I remember the accessories cars moving slower or faster depending on how fast the car was going and that when you came to a stop, that the idling of the car would cause a slow down of the windshield wipers.

There was a time when you could neither easily lock your car doors nor open or close your windows easily, without stopping the car, getting out, and manually doing it. My first car had no air conditioning. We didn’t have good window defogging and would have to resort to swiping the inside windows with our hand, rag, or kleenex.

TV was black and white and white and programming was not 24/7. Our oldest son reminded me that even he remembered that. We didn’t even have the expression, ’24/7!’ Periodically, the picture would start to ‘roll’ in such a way that you would have to go to the TV and adjust by turning a button. To change channels or volume, you had to be at the TV.

So much has changed in a few short years and it makes me wonder where it will go in the next fifty or so. What is going to happen and how will lives be forever different?

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A visit to the Art Institute

Years ago, in front of the Cleveland Art Museum, my sister and I had a photo taken in front of Cleveland’s ‘Thinker’ by Rodin. Later on, someone blew it up.

Technically, I am on vacation.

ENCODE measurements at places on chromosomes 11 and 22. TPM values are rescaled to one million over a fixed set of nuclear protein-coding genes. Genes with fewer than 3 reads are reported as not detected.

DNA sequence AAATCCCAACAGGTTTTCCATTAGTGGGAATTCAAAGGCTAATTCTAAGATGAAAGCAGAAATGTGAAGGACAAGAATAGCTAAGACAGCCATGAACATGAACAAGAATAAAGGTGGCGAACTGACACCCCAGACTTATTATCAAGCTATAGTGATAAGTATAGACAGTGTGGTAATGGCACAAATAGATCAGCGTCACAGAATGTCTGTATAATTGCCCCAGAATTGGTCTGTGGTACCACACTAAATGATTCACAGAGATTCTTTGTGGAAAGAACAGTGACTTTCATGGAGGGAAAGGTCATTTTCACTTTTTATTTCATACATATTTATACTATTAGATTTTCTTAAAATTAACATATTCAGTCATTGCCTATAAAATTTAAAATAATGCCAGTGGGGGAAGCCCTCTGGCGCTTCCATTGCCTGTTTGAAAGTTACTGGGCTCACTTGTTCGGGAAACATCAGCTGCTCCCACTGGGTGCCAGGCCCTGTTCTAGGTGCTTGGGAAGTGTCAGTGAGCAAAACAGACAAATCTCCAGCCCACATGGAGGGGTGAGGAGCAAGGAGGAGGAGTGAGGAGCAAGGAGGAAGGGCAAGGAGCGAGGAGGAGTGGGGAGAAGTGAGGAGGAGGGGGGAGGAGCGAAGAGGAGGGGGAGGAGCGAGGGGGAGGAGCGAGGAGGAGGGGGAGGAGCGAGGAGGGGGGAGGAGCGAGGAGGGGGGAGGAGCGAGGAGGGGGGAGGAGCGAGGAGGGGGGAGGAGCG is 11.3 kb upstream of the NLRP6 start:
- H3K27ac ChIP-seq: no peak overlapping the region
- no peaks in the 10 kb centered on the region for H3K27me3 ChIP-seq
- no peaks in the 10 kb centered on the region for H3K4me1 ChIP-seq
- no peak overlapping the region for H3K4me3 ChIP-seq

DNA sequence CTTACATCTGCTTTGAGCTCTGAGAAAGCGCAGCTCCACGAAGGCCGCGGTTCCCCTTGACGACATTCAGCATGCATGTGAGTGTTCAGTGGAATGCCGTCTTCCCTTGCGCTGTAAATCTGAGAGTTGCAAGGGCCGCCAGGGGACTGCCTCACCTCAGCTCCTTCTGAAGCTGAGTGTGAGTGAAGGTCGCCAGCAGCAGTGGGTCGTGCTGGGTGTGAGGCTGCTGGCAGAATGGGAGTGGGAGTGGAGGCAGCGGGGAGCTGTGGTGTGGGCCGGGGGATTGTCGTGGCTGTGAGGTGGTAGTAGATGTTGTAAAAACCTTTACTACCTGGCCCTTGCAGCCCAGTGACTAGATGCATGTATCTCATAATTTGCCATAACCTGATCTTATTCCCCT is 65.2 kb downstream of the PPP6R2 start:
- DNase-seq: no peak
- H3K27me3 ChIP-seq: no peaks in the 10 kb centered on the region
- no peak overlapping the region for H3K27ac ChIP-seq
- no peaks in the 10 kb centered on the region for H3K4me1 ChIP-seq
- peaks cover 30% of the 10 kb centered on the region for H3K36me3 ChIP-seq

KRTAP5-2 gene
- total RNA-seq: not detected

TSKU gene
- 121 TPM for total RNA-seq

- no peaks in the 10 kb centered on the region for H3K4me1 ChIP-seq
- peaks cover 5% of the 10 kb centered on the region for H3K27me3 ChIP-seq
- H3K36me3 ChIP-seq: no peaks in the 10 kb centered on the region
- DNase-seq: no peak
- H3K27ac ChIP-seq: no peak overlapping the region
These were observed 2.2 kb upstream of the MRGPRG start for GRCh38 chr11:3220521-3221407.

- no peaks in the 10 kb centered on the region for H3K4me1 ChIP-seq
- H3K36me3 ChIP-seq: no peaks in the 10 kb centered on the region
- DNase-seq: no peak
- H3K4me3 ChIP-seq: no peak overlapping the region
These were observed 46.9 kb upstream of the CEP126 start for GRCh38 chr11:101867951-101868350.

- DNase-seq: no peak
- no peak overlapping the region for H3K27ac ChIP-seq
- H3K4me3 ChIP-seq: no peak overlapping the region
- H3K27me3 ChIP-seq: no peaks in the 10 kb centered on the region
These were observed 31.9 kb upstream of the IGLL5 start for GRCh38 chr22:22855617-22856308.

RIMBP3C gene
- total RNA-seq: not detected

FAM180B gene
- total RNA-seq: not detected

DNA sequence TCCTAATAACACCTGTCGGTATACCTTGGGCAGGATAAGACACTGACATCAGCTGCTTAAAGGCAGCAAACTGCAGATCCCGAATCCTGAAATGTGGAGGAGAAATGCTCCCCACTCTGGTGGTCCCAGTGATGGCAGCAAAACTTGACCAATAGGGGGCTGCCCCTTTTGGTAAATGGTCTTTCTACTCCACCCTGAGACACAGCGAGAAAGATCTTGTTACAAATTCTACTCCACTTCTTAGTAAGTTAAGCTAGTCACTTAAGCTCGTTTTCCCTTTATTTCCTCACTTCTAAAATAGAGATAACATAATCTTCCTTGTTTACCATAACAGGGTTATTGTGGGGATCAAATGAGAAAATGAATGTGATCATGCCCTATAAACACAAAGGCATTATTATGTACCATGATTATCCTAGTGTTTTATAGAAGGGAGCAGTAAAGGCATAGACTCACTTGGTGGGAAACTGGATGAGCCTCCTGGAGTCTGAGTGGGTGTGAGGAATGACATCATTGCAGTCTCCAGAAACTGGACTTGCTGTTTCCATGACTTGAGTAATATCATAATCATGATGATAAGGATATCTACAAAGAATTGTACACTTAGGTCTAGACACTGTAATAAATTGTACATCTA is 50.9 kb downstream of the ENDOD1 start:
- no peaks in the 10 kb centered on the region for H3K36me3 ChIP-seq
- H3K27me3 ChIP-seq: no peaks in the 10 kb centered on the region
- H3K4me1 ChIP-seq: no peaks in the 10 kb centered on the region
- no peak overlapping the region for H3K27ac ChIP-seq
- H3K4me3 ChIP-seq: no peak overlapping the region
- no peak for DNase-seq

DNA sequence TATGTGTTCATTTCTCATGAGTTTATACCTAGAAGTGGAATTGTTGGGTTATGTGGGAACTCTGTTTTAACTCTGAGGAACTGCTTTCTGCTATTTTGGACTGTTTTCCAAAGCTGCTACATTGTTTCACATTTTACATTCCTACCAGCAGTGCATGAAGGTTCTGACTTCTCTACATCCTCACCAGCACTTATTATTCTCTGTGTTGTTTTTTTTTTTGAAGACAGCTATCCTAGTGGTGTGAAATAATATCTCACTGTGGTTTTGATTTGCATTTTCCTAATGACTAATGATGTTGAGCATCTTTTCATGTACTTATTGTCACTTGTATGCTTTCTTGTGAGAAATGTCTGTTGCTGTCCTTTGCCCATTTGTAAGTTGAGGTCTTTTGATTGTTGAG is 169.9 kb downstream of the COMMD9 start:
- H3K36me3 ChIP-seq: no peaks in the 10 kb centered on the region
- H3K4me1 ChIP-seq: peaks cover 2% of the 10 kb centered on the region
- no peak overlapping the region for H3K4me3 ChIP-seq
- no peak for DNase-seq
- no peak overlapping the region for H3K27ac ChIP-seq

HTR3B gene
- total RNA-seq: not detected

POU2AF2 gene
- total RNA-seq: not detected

Reality-wise, I am not even teaching a class as it was taken from me at the last minute. If the enrollment in Arabic were better, this would not be happening.

Nonetheless, Oakton is on break so I am not even going in for conversation groups. I have three-hour sessions per week, as usual.

Since Wednesday was free, I suggested we finally take in the Rodin Exhibit at the Art Institute. We didn’t push ourselves, had coffee and breakfast, and then got in the car and went downtown. The exhibit was small but delightful, making me feel as if I need to pack my bag and go and see the Rodin Museum in Paris, one of my all-time favorites. The Museum was perfect, not too crazy today and we took advantage of the valet service they now have. For lunch we went to their cafe and had a great Asian ‘rice bowl’ lunch.

We came back to Deerfield, went to the grocery store to pick up a few things, went to vote in the Primary (voting early instead of dealing with voting day itself, and then I picked up a book from the library.